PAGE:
I must admit that at first I couldn’t help wondering what he wanted from me, because I am so used to locals in Asian countries stopping me and trying to get money from me somehow. But after a while I realized that this nice old man just wanted to practice his English. So while he practiced his English I took the opportunity to practice my Japanese. Unfortunately, I am still a beginner, but it is fun trying anyway.
My trip to Japan only lasted for a couple of days. I was back in Singapore already on Wednesday afternoon, and I have been home since. It was great to spend an entire weekend at home for once, although I was rather busy doing customer documentation, laundry and cleaning my apartment. Nevertheless, there is no place like home.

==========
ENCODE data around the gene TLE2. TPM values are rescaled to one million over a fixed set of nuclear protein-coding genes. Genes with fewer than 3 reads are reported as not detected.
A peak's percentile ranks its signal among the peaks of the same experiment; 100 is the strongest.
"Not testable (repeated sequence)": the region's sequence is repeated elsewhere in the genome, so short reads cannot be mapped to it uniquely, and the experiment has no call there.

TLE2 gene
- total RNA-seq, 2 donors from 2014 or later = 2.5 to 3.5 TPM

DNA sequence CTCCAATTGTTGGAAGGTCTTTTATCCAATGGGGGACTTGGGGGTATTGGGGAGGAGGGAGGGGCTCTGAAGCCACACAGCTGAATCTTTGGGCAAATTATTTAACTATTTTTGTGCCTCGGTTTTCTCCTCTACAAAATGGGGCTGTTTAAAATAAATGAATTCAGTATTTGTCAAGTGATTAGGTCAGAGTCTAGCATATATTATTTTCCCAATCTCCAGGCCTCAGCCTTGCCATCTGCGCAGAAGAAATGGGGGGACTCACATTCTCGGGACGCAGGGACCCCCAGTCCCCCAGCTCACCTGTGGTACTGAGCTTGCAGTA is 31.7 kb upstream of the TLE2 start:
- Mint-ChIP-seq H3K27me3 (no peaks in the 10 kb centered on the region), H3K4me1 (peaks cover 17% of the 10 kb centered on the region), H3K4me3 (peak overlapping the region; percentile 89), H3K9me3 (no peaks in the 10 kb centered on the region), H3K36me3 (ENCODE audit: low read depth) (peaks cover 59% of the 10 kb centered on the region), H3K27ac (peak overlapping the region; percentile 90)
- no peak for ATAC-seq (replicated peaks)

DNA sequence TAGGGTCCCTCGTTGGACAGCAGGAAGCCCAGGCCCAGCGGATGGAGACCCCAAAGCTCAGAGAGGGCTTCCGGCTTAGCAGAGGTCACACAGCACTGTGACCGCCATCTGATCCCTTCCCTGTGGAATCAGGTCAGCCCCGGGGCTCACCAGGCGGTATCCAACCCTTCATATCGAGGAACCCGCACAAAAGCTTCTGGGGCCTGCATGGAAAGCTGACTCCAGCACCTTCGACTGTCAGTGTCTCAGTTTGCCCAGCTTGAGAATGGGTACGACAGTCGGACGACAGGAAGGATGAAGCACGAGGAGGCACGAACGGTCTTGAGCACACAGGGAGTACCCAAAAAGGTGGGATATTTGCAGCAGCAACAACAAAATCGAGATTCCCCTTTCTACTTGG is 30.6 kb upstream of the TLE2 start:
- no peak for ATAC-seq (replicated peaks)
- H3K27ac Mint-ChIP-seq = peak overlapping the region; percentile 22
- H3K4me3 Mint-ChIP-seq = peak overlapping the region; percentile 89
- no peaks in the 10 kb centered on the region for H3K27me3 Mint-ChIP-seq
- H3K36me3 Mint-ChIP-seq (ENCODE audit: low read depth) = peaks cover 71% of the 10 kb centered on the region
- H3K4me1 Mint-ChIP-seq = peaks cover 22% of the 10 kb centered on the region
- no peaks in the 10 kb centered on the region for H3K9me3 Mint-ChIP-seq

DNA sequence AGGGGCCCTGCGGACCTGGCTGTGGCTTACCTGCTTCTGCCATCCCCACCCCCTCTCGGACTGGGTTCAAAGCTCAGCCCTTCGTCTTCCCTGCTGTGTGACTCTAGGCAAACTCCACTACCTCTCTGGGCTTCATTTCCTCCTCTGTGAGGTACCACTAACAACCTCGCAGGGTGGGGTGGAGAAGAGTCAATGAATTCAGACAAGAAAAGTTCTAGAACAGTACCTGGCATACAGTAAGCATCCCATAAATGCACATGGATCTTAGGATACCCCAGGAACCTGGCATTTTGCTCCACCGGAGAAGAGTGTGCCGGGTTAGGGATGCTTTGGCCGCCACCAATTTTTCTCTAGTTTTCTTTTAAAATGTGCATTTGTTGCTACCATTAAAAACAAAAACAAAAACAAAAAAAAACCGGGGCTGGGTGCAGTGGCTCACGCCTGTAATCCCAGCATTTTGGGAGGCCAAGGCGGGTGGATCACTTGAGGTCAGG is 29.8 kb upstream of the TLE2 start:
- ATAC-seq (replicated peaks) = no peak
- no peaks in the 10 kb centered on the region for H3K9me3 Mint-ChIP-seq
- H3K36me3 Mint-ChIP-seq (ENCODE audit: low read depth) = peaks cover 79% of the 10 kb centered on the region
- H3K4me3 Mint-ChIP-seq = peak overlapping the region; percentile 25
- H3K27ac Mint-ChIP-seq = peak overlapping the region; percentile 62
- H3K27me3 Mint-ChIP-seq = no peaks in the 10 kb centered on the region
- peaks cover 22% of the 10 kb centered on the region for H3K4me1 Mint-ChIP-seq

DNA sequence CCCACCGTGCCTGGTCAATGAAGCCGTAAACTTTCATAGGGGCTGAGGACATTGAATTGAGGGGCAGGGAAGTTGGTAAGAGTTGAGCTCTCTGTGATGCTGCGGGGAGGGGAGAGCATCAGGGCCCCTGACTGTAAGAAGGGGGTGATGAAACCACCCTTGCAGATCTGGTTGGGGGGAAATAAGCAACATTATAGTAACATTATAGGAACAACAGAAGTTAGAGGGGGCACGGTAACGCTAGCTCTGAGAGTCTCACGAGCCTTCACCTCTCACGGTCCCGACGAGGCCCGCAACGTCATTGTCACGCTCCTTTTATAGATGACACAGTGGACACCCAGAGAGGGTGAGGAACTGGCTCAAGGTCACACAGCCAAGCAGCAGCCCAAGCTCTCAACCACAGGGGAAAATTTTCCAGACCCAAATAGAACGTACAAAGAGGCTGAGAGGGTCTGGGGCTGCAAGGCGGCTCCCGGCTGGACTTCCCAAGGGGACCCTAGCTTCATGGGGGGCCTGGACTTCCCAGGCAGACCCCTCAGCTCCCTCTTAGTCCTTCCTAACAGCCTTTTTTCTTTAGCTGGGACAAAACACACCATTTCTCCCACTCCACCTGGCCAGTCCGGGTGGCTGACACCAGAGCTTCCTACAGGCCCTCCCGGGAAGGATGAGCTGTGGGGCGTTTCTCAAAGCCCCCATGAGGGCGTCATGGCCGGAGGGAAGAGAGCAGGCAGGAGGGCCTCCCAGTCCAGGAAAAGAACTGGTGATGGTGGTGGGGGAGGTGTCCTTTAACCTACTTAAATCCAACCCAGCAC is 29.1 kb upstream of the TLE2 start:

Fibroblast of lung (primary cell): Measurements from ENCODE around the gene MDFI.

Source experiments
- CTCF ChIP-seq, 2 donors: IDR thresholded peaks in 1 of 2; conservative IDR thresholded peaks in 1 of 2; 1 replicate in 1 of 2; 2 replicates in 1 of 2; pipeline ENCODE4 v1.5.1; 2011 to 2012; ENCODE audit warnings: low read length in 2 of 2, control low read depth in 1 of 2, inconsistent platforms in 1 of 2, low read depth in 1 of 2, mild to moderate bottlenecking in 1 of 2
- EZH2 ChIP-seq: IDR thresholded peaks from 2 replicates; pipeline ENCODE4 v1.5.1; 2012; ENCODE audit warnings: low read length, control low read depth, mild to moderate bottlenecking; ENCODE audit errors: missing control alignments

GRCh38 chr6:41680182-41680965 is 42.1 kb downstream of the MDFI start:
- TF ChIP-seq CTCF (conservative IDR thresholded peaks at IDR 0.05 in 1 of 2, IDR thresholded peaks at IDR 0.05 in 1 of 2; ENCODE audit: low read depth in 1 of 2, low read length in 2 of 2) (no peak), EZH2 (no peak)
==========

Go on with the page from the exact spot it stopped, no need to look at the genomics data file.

Tonight I am heading out on a new adventure. I am flying to Rome in Italy, and I will be on holiday for almost two weeks. Frankly, I can’t remember the last time I had that many days off from work, and right now I can’t wait to jump on that plane. Europe, here I come! 😀
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Posted by Monica Johansen on June 10, 2011
Finally!!! At last I have had the opportunity to work in Japan! Japan has never before been part of my territory, and in other companies I have worked for Japan has been completed separated from the rest of APAC from an organizational perspective. Luckily, my current company doesn’t have any consultants in Japan, so when there is a need for onsite consulting I am the one they will send.
The Imperial Palace in Tokyo